Spin the Globe with Justin Butner

A world citizen may provide value to society by using knowledge acquired across cultural contexts.

What I’ve Learned (pt. 2)

Desperation forces your hand.

I have a comfortable life here. I’ve got a home base of operations. I know the surrounding area. I know a decent amount of the area beyond that. I have my grocer and my bank, my wifi hotspots and my nature access. I’ve established myself here as a more permanent transient. But with familiarity comes comfort. And usually comfort’s bastard brother: complacency. I have found myself starting to slip into a rut here repeatedly. When you know a place you sink into it. You wrap it around yourself. Sometimes it is a warm blanket on a cold day that helps you find solace. Sometimes it is a rug limiting your struggle as you get thrown off the bridge.

I’ve long since learned the act of forcing my own hand. This trip itself was a model of that. Before I fully decided on the country, long before I had a visa, eons before I decided how to sell and donate all of my things, I started telling people of my plan to get here. The more people that knew, the larger the crowd to hold me accountable. If you tell enough people you are going to do something, you pretty much have to. And so I spread the word far and wide, telling everyone who would listen as a manner of forcing myself onto a plane and out of my comfort zone. But this is a crutch.

Using the same principle, I’ve started to figure out how to work with my surroundings. I don’t have a large group here who will hold me accountable. I have only myself and my situation.

The ultimate goal of this train of thought would be to hold myself accountable to myself. I have started to be better about this. My first real lesson came in Costa Rica, my first solo international trip. Only a couple months after my final and spectacular breakup with Beth I forced myself to get on a plane and leave. On day two I found myself staying near a mountain allegedly great for watching the sunrise. I needed to wake up at four and hike the mountain in the dark to see it. Sure thing. And so I woke to my alarm the next morning and talked myself out of it. I didn’t really care that much, right? When I woke rested in the daylight I realized how much I did care.

When I had a girlfriend I would play up how much I wanted to do something and then when it came time I would hesitate. As the supportive and enabling partner she was, Beth would convince me of the things I already knew. She would prop me up and motivate me to follow my dreams even when she didn’t agree with them. She was trying to make me a better person, and I was simply using her support as a crutch. Here in another country with on one to convince me of the things I already knew I wanted, I had two options. Tell myself I want something and do it. Or don’t do it and stop telling myself that is what I want (e.g. learning guitar). A day later I got up before dawn and hiked for hours to hear the first morning calls of the Monteverde Nature Reserve long before the first tourists showed up. I had done what I wanted because of myself.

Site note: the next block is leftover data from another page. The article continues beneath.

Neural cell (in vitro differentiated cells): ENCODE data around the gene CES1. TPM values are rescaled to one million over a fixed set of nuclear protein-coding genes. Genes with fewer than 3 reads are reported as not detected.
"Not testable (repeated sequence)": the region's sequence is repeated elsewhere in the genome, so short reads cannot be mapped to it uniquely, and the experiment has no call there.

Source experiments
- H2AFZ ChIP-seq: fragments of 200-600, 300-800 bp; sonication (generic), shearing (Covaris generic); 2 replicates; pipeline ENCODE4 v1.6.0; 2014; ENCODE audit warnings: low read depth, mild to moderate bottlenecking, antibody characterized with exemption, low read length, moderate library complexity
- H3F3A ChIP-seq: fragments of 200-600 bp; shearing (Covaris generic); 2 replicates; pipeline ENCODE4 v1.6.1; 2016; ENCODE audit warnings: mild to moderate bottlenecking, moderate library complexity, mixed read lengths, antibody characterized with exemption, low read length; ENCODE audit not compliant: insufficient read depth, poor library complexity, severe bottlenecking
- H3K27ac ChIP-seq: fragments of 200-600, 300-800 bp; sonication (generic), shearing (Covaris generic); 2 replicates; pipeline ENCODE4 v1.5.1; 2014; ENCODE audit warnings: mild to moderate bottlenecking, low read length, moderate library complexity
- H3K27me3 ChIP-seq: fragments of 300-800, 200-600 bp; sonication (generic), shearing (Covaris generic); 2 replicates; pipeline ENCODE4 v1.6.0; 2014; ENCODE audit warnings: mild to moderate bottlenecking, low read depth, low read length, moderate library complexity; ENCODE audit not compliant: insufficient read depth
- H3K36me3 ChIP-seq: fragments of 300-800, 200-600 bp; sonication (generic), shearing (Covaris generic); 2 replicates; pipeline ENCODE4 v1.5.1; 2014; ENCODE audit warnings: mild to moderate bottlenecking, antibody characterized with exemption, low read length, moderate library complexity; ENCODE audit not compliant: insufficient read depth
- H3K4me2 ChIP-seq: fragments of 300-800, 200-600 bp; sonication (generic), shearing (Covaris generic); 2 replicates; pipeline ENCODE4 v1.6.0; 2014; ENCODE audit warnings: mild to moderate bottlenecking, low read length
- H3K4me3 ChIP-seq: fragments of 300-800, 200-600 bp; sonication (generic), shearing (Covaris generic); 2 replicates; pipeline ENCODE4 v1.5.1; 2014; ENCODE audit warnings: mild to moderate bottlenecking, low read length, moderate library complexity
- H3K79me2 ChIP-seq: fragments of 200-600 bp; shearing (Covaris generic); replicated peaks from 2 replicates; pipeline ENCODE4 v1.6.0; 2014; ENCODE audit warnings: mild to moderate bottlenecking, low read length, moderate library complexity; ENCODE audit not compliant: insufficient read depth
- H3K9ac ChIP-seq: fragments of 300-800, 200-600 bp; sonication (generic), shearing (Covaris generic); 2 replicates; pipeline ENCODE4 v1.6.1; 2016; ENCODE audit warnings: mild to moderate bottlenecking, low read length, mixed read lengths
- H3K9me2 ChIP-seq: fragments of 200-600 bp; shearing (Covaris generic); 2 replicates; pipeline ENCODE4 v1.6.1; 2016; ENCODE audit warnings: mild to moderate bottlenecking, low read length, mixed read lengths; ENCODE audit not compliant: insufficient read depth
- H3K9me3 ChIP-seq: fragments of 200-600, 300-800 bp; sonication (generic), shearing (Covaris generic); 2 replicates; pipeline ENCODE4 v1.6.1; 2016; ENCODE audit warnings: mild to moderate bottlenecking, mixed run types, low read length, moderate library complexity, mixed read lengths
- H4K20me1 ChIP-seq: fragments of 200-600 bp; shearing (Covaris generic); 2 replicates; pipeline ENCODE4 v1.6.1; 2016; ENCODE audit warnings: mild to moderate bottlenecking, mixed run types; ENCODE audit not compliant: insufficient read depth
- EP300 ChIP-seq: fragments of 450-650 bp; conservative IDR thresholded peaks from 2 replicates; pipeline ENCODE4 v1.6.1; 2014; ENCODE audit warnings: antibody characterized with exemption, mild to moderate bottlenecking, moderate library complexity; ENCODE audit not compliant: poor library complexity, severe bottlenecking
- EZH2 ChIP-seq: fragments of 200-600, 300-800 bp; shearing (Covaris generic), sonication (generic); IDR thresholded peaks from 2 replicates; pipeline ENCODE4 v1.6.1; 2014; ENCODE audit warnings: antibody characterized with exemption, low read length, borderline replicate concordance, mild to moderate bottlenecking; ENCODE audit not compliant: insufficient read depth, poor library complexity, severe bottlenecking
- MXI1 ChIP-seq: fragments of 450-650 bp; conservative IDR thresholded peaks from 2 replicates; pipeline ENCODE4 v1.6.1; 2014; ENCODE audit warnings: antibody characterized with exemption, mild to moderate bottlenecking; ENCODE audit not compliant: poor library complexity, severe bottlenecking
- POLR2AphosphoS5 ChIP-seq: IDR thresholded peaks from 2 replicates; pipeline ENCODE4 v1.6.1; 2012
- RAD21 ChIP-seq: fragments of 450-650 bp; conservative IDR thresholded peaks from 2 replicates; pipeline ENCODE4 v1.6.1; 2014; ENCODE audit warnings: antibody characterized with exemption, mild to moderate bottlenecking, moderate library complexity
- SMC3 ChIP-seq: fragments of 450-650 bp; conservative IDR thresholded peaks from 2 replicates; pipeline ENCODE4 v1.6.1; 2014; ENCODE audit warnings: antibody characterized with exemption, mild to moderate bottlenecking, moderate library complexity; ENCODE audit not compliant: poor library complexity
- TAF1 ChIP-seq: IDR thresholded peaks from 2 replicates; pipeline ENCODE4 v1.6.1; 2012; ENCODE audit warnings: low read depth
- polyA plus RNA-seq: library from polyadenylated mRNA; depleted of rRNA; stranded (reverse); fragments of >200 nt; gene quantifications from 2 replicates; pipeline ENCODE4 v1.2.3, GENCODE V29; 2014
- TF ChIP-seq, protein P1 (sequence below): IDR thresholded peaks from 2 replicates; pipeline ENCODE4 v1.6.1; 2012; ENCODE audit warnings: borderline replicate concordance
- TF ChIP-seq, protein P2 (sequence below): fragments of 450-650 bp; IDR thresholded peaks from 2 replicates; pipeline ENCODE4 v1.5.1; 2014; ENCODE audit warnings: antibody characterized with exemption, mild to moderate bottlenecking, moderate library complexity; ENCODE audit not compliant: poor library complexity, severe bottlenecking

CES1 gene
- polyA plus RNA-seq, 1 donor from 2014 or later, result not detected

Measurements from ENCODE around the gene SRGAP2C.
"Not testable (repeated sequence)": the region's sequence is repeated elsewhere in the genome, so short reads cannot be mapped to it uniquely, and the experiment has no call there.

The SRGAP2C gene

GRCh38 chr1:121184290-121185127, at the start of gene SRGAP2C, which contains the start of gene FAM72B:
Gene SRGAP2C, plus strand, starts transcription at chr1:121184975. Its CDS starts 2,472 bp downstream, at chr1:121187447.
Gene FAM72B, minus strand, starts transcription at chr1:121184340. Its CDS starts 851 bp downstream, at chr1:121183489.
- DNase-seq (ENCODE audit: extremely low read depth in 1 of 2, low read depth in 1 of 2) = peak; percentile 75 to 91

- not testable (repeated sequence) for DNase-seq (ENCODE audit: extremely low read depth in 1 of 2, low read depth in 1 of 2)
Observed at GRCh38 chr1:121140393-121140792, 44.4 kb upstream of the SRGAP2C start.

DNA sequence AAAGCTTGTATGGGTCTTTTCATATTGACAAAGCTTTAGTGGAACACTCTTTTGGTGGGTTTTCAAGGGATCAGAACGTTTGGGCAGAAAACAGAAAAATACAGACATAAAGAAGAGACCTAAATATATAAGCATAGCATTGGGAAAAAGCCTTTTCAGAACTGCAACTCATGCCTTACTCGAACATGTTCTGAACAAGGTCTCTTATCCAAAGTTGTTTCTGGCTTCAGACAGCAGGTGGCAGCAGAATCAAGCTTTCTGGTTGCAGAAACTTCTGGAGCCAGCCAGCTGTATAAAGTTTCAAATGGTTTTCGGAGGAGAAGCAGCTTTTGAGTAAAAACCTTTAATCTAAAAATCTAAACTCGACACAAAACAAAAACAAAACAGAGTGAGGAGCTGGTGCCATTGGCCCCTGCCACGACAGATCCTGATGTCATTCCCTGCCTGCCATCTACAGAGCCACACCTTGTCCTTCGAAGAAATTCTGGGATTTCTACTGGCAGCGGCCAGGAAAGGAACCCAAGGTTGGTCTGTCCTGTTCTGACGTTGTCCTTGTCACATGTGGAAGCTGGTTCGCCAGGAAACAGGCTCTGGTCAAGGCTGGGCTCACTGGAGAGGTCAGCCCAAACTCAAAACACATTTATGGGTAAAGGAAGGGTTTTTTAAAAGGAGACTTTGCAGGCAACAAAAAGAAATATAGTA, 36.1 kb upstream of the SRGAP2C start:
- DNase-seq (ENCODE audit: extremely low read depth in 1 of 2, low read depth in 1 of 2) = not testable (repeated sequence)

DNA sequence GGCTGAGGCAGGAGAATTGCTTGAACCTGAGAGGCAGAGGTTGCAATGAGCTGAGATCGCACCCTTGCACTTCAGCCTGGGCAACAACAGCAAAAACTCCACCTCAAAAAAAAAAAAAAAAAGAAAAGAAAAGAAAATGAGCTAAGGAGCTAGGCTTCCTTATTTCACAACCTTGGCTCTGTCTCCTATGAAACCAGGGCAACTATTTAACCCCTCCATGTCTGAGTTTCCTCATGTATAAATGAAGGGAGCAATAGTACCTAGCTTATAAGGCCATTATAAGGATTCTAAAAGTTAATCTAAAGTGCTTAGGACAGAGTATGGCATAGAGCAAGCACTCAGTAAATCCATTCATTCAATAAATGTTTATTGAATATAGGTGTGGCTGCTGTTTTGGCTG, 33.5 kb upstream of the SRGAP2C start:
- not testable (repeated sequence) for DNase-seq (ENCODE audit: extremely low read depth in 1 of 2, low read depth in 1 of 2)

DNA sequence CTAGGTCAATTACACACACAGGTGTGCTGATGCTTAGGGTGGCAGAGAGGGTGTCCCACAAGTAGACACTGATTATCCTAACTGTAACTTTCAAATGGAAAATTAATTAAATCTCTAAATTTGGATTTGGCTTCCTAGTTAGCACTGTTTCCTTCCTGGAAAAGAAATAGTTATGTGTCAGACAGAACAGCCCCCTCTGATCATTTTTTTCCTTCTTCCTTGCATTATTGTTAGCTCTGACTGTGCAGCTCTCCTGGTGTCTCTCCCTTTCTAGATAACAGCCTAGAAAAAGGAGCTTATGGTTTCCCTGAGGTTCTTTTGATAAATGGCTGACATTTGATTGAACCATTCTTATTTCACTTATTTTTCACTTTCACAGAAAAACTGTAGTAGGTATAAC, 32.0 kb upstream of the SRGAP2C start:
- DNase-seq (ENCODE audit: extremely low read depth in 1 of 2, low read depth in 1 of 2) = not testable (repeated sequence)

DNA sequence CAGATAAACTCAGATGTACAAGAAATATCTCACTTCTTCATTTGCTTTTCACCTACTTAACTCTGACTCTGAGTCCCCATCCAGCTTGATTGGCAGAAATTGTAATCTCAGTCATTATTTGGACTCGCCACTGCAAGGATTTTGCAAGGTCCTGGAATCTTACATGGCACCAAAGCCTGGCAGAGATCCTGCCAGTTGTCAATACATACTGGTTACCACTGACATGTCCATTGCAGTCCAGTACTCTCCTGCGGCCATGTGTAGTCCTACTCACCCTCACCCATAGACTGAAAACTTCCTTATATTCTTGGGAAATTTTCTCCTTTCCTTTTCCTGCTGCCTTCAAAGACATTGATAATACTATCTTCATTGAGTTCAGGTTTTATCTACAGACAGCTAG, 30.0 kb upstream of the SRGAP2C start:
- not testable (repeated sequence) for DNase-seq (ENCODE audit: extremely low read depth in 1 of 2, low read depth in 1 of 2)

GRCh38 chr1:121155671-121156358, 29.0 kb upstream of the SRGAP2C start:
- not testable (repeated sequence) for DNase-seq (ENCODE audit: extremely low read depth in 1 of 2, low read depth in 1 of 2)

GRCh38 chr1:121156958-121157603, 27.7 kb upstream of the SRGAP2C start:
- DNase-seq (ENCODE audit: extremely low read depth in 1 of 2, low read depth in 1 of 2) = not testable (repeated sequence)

But those times are still not guaranteed. I will still hem and haw, I will still talk myself out of things for any number of reasons. And so I’ve learned the find the intermediate step. Forcing my hand with desperation.

I’ve grown tired of staying at the same hostel, again because it is fine and not something I am passionate about. Why pay $25 a night to be fine? Why not save it or spend it to be happy? And so I spent some nights not booking in, knowing that they would fill up. When I go out for the night it forces my hand. I have no place to sleep. On a nice night, there is always the backup of camping in the park. But when it is raining, I have no alternative plans. Hostels fill up. And I am left with no option but to make the night work out.

In the past week I have spent two nights crashing on couches. Both times I met the groups around 11pm, spend the next few hours drinking and hanging out, and getting an offer of a couch to crash on. When you’ve got nothing, you’ve got nothing to lose. It doesn’t matter if you have nothing because life took it all away, or because you consciously missed the bus to force yourself to hitchhike. No alternative is still no backup plan.

Bigger than this one point though, this trip isn’t about learning how to get couch space. It isn’t even about learning how to hustle something that I need. It is about learning how to put myself out there. How to be confident. How to walk into a room as the person I want to be. It is about figuring out what I want to do, seizing that with both hands, and running with it. I am in a new location with people who don’t know me, many of whom are transient themselves. I can be whoever I want to be. I can test the waters. I am in as close as we get to a life-simulation. What better place than here? What better time than now? Time to test out the Justin I want to be and see if the positive feedback loop quickly helps it to become the Justin I am inherently.

[Addendum: Since writing this entry but before posting it, I forced myself out of the hostel twice. Once resulted in me sleeping at a new hostel which felt like being back in the university dorms with my old circle of friends. The other resulted in me sleeping in the back of a friend’s car quite comfortably.)

 

One comment on “What I’ve Learned (pt. 2)

  1. Sam
    December 4, 2012

    Your rug metaphor made me laugh.

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This entry was posted on March 2, 2012 by in Australia, Self Analysis, Victoria (Melbourne).

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